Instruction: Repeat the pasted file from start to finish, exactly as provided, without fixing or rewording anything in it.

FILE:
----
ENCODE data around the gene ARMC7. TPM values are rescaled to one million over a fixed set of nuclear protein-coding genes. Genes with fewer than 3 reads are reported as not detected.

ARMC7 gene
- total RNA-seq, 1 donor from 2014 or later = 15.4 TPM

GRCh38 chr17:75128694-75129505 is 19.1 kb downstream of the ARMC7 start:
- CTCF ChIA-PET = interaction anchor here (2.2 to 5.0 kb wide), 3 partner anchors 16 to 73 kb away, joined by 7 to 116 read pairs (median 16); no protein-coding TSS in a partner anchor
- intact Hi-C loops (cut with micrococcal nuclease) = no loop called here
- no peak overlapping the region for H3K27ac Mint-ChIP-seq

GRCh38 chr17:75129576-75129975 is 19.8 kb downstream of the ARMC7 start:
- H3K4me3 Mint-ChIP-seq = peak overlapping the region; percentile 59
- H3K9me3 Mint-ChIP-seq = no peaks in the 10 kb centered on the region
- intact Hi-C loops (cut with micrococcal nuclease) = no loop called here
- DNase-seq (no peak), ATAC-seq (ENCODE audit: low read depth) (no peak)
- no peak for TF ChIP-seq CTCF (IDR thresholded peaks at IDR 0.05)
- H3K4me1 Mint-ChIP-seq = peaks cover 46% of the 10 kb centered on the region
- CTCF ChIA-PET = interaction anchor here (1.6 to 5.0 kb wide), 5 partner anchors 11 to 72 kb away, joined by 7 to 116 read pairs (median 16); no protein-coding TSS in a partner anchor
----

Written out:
ENCODE data around the gene ARMC7. TPM values are rescaled to one million over a fixed set of nuclear protein-coding genes. Genes with fewer than 3 reads are reported as not detected.

ARMC7 gene
- total RNA-seq, 1 donor from 2014 or later = 15.4 TPM

GRCh38 chr17:75128694-75129505 is 19.1 kb downstream of the ARMC7 start:
- CTCF ChIA-PET = interaction anchor here (2.2 to 5.0 kb wide), 3 partner anchors 16 to 73 kb away, joined by 7 to 116 read pairs (median 16); no protein-coding TSS in a partner anchor
- intact Hi-C loops (cut with micrococcal nuclease) = no loop called here
- no peak overlapping the region for H3K27ac Mint-ChIP-seq

GRCh38 chr17:75129576-75129975 is 19.8 kb downstream of the ARMC7 start:
- H3K4me3 Mint-ChIP-seq = peak overlapping the region; percentile 59
- H3K9me3 Mint-ChIP-seq = no peaks in the 10 kb centered on the region
- intact Hi-C loops (cut with micrococcal nuclease) = no loop called here
- DNase-seq (no peak), ATAC-seq (ENCODE audit: low read depth) (no peak)
- no peak for TF ChIP-seq CTCF (IDR thresholded peaks at IDR 0.05)
- H3K4me1 Mint-ChIP-seq = peaks cover 46% of the 10 kb centered on the region
- CTCF ChIA-PET = interaction anchor here (1.6 to 5.0 kb wide), 5 partner anchors 11 to 72 kb away, joined by 7 to 116 read pairs (median 16); no protein-coding TSS in a partner anchor